Innovation is being stifled by the corporate structure There is a high degree of customer and stakeholder frustration because the solutions that are being delivered are not innovative and are not providing new and different options for customers.  One client called me up and said, “My people are designing the innovation out of what they do.  Please help us to

    Introduction

    Why Do We Need to Change?

  • 6/13/2018 rapidValue Training Manual

    https://paper.dropbox.com/doc/print/thrF2cnCXgHTFFv67kwYY?print=true 2/68

    work differently.”  Innovation doesn’t typically occur within the corporate structure.  Innovation occurs on small autonomous teams that experiment with customers in short cycles of sprints.  Corporations need to learn how to provide for pockets of innovation within their structure that can act autonomously like startups so that they can compete with startups.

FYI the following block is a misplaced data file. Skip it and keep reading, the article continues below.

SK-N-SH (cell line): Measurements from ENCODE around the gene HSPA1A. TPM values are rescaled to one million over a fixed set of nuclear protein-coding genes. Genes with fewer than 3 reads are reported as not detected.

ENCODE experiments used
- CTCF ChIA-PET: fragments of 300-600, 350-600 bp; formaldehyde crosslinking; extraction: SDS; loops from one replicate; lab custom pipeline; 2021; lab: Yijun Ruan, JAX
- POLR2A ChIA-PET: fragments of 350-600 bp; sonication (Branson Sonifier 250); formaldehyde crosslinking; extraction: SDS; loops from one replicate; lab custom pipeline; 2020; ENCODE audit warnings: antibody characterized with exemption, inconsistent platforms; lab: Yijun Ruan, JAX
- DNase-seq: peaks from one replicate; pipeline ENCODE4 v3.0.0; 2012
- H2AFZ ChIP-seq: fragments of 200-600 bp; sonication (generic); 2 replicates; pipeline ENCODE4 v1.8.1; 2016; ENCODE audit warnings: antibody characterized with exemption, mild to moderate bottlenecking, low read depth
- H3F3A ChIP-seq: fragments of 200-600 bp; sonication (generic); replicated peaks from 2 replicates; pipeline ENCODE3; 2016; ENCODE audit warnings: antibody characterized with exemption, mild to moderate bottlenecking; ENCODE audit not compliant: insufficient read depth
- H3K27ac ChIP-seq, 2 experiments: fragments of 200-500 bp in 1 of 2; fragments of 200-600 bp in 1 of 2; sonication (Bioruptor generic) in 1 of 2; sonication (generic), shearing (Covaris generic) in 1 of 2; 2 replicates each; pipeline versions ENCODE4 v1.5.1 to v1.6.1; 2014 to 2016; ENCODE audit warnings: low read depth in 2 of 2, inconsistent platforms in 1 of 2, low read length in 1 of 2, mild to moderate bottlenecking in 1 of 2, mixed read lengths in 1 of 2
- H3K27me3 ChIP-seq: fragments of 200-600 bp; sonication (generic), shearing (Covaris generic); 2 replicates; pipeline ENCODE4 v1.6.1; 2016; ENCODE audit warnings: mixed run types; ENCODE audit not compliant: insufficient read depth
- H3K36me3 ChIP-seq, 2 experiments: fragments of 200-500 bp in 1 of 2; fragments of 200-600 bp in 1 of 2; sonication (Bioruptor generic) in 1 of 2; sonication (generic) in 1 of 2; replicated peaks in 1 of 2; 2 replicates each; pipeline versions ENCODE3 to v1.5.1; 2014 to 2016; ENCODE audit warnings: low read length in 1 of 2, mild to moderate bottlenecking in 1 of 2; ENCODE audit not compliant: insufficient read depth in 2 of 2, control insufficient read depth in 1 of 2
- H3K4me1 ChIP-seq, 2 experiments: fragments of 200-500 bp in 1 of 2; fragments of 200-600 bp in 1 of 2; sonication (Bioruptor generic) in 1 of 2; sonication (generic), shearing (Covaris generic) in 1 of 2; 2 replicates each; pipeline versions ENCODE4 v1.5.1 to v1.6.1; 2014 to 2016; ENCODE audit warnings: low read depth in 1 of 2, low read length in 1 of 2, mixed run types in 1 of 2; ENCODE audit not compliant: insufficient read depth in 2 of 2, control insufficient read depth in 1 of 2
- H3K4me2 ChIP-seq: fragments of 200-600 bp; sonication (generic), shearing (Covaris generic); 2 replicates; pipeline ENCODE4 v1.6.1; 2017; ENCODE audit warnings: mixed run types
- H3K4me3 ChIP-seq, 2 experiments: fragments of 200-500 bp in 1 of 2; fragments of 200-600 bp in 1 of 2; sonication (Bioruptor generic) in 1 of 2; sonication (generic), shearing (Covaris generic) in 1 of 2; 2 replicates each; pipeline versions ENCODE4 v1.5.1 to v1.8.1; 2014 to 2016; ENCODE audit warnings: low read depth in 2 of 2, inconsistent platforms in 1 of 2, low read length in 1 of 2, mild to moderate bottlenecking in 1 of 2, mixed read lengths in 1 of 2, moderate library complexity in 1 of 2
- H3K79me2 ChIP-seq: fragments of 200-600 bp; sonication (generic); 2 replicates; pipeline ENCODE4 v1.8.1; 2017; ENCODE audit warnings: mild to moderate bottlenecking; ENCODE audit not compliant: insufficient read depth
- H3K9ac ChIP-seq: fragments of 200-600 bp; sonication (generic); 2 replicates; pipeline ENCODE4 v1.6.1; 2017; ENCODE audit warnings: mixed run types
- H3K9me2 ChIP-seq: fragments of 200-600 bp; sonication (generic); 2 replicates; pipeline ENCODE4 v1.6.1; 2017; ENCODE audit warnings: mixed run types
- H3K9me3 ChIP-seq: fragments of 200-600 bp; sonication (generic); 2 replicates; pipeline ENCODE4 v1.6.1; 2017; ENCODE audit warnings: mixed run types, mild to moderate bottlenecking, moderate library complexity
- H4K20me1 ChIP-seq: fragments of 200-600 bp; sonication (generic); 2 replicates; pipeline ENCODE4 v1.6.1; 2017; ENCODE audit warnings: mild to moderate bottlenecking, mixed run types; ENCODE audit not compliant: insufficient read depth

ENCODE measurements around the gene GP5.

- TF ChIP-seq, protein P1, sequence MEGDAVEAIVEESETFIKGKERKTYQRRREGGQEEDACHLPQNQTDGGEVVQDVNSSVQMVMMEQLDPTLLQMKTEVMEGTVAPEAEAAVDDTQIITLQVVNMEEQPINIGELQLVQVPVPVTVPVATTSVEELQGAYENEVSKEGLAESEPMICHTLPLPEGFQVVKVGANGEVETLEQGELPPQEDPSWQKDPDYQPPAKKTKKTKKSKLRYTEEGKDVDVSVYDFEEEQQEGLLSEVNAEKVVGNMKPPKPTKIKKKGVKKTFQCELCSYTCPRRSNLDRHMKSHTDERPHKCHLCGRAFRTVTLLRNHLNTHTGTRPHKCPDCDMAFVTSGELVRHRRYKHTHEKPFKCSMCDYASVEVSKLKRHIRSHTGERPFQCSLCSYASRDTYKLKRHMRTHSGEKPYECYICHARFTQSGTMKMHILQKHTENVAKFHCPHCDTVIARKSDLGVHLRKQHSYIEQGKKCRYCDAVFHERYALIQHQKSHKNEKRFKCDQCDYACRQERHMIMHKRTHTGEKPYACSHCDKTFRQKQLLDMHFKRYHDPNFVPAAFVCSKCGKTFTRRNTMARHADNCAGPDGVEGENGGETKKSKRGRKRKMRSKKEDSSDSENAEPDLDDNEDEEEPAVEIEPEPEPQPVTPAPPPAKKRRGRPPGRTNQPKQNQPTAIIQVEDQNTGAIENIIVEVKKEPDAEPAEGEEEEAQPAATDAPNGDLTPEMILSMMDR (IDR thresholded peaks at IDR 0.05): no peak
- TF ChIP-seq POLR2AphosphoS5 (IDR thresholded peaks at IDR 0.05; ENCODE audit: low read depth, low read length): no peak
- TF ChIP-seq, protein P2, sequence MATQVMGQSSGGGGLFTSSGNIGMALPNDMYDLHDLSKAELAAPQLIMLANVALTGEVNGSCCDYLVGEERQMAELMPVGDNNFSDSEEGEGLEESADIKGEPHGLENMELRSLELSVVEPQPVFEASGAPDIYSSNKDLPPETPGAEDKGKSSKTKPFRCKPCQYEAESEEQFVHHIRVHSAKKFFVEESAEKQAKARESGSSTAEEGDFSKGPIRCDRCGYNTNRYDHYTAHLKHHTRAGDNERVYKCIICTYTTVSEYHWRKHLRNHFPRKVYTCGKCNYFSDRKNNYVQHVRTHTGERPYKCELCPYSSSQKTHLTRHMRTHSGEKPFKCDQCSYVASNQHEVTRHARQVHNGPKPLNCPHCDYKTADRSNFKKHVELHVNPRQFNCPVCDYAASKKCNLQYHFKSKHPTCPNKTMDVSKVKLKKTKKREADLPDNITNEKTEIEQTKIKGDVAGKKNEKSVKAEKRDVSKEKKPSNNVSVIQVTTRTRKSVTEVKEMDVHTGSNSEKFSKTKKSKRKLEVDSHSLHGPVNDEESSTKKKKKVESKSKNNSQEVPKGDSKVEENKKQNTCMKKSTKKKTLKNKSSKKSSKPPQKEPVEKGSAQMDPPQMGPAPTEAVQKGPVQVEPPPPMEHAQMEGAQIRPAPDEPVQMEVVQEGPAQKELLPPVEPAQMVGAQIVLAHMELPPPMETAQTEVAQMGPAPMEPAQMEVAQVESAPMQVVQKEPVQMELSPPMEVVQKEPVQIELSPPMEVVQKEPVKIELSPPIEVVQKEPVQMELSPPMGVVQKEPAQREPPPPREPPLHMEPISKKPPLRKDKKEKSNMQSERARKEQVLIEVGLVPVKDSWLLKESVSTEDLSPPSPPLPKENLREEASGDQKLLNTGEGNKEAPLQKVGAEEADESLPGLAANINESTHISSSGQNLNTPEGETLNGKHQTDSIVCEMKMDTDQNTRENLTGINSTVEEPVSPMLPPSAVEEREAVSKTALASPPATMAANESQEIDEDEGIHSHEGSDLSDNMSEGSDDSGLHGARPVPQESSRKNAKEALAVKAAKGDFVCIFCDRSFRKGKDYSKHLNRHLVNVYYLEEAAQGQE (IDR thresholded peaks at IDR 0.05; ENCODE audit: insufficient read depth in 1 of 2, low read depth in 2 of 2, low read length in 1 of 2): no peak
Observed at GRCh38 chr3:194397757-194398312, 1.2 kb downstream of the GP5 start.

Our approach combines the best parts of Agile, Lean & Design Thinking.  By combining the best of all three methodologies we effectively deliver customer focused solutions in short, iterative cycles.    We embrace Agile by working in small dedicated teams.  We use workshops to help combat the difficulty of working in dedicated teams in a corporation.  A small core team (8-12 people) work together to align on problems, define the value proposition and propose experiments to be run with customers to test the value proposition.   We embrace Lean by focusing on Minimum Viable Products (MVPs) to ensure that products and services deliver on their intended value propositions and achieve the desired outcomes.   We embrace Design Thinking by putting the customer at the center of everything we do.  Instead of long cycles of research and design, we first engage with customers to experiment with solutions that focus on delivering the outcomes that customers want.   We ensure that the solution works before we try to scale by focusing first on achieving desired outcomes for small groups of customers. Scaling to achieve ROI comes after the solution has been validated.   In contrast to an agency that is hired to create designs for a project, the rapidValueRealization team enables project teams to turn into strategy and design engines. We do this by exposing the team to key concepts that encourage Agile, Lean, and Design Thinking. A combination of these three practices along with strategic exercises that allow the team to focus on a customer’s unmet needs allows the team to become a better strategy and design engine than any external agency could be for them.    Agile, Lean, & Design Thinking